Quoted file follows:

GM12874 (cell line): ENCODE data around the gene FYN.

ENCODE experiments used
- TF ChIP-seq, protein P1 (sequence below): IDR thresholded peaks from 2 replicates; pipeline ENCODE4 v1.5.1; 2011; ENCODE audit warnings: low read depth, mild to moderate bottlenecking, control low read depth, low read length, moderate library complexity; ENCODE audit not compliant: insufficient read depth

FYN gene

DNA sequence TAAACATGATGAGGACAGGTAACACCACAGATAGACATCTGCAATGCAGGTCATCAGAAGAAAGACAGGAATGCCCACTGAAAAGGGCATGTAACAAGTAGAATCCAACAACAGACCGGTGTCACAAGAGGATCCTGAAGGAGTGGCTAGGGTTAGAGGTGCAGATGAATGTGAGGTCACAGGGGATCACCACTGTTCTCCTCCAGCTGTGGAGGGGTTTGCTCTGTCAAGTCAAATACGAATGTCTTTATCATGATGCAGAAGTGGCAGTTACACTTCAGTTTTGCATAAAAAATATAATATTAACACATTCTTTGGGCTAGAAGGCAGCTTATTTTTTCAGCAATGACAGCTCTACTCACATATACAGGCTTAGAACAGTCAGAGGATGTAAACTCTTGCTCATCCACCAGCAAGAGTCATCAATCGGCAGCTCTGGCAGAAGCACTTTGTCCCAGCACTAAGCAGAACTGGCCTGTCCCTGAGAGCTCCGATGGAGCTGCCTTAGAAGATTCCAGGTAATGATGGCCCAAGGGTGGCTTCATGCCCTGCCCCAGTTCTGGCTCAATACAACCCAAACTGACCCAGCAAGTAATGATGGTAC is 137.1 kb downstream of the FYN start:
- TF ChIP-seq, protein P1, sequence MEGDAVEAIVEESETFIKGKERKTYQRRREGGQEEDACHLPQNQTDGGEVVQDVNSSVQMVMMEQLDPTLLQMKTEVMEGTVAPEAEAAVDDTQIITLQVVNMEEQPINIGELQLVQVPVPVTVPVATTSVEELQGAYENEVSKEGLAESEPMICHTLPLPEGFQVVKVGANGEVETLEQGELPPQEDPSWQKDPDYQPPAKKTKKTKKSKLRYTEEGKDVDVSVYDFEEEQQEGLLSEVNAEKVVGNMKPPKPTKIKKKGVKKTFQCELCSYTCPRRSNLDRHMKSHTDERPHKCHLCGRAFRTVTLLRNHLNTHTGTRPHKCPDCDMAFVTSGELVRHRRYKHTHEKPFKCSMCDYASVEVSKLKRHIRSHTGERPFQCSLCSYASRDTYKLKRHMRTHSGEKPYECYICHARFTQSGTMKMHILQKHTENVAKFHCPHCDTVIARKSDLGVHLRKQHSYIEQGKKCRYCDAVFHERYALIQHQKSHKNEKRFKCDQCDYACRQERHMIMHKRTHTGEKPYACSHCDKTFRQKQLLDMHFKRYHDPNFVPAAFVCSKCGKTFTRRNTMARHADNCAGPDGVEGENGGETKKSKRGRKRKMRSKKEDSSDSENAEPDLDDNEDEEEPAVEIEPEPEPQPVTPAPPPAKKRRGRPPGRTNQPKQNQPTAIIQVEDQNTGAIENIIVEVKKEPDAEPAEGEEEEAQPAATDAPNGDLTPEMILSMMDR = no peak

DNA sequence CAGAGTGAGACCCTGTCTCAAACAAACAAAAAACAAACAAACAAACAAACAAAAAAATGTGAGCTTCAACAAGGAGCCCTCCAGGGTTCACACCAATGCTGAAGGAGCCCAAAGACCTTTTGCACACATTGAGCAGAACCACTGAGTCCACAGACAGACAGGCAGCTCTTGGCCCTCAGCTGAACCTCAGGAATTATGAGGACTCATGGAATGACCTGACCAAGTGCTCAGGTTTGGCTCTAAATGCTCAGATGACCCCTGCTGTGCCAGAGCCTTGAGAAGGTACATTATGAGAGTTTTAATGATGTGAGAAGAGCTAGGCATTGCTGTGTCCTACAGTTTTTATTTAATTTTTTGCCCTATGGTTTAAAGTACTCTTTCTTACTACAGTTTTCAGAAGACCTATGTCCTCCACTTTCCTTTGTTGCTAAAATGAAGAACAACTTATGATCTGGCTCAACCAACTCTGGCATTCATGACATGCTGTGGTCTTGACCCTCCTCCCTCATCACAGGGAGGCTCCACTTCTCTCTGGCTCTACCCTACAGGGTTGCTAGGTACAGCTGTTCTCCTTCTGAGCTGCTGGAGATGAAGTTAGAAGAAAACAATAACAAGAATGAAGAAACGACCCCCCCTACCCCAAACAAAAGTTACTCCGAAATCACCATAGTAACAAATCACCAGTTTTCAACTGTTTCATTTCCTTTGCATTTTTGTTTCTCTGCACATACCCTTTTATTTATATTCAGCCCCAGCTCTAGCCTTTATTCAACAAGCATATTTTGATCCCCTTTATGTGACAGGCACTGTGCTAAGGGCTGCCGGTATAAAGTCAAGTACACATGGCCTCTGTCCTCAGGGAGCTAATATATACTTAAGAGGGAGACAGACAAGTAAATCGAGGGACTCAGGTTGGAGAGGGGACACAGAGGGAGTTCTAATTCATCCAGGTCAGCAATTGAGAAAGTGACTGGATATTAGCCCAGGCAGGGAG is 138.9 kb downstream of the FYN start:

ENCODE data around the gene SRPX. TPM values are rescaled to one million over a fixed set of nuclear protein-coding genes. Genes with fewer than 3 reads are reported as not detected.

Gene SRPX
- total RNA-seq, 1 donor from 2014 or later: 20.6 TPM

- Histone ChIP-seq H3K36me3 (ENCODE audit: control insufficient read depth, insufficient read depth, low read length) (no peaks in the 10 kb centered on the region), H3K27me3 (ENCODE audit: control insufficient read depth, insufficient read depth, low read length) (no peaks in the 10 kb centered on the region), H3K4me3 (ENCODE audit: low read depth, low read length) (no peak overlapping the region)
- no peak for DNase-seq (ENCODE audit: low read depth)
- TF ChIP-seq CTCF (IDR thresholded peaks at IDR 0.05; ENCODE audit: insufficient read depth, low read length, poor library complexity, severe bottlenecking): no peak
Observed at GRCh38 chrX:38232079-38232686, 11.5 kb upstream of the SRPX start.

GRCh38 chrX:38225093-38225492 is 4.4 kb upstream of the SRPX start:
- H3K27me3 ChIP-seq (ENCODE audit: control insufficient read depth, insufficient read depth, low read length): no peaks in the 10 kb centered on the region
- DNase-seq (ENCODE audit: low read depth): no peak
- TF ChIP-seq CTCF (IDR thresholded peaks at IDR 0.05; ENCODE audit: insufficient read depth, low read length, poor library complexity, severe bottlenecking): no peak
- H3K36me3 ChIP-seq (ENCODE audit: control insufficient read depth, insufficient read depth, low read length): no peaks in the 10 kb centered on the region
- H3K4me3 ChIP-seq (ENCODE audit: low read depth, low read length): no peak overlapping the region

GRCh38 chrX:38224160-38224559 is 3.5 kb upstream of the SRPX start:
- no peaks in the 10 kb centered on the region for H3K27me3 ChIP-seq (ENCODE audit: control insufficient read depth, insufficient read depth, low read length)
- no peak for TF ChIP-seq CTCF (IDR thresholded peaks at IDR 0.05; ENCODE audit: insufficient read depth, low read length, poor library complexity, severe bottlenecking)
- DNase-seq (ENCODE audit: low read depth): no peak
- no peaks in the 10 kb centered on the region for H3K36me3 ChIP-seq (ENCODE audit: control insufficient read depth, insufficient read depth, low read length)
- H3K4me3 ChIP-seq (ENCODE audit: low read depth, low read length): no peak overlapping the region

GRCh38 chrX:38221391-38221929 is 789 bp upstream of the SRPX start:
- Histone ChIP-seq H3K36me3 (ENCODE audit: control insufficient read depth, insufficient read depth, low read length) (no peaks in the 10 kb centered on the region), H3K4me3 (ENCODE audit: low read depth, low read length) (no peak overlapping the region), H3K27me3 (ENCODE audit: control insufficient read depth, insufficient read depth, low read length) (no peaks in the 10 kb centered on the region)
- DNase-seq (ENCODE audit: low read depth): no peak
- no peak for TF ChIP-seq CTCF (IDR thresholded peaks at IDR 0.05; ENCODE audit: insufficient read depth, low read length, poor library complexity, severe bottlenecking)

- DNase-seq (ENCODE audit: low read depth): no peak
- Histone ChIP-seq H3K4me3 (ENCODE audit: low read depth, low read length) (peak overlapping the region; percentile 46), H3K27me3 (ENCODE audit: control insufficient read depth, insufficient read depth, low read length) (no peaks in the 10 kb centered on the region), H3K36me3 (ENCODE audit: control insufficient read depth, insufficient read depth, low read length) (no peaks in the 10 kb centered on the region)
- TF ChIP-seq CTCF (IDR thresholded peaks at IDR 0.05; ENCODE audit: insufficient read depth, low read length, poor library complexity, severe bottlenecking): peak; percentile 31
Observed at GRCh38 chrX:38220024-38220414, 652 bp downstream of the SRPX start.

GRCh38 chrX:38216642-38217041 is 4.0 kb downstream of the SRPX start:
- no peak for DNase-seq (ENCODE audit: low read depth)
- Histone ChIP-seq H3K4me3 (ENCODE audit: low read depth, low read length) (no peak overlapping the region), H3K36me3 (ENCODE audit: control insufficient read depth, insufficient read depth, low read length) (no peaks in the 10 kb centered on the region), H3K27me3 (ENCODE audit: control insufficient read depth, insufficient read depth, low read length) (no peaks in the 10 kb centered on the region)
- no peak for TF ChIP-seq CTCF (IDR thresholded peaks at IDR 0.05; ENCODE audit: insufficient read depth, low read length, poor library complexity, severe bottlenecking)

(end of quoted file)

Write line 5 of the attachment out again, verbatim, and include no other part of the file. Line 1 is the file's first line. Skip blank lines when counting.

DNA sequence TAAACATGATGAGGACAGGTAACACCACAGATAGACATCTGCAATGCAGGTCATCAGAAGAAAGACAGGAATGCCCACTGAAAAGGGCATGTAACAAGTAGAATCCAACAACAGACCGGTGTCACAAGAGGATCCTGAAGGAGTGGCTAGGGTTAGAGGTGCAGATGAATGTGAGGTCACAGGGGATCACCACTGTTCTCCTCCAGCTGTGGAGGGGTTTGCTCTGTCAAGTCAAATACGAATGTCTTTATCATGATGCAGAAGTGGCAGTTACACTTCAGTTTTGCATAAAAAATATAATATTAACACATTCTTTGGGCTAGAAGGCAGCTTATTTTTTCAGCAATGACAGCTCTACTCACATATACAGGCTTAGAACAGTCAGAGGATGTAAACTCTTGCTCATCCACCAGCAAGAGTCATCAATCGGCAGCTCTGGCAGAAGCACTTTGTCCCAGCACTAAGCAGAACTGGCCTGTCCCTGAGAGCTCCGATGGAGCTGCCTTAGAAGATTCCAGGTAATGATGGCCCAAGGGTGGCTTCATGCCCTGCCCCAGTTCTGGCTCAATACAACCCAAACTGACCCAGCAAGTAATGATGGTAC is 137.1 kb downstream of the FYN start: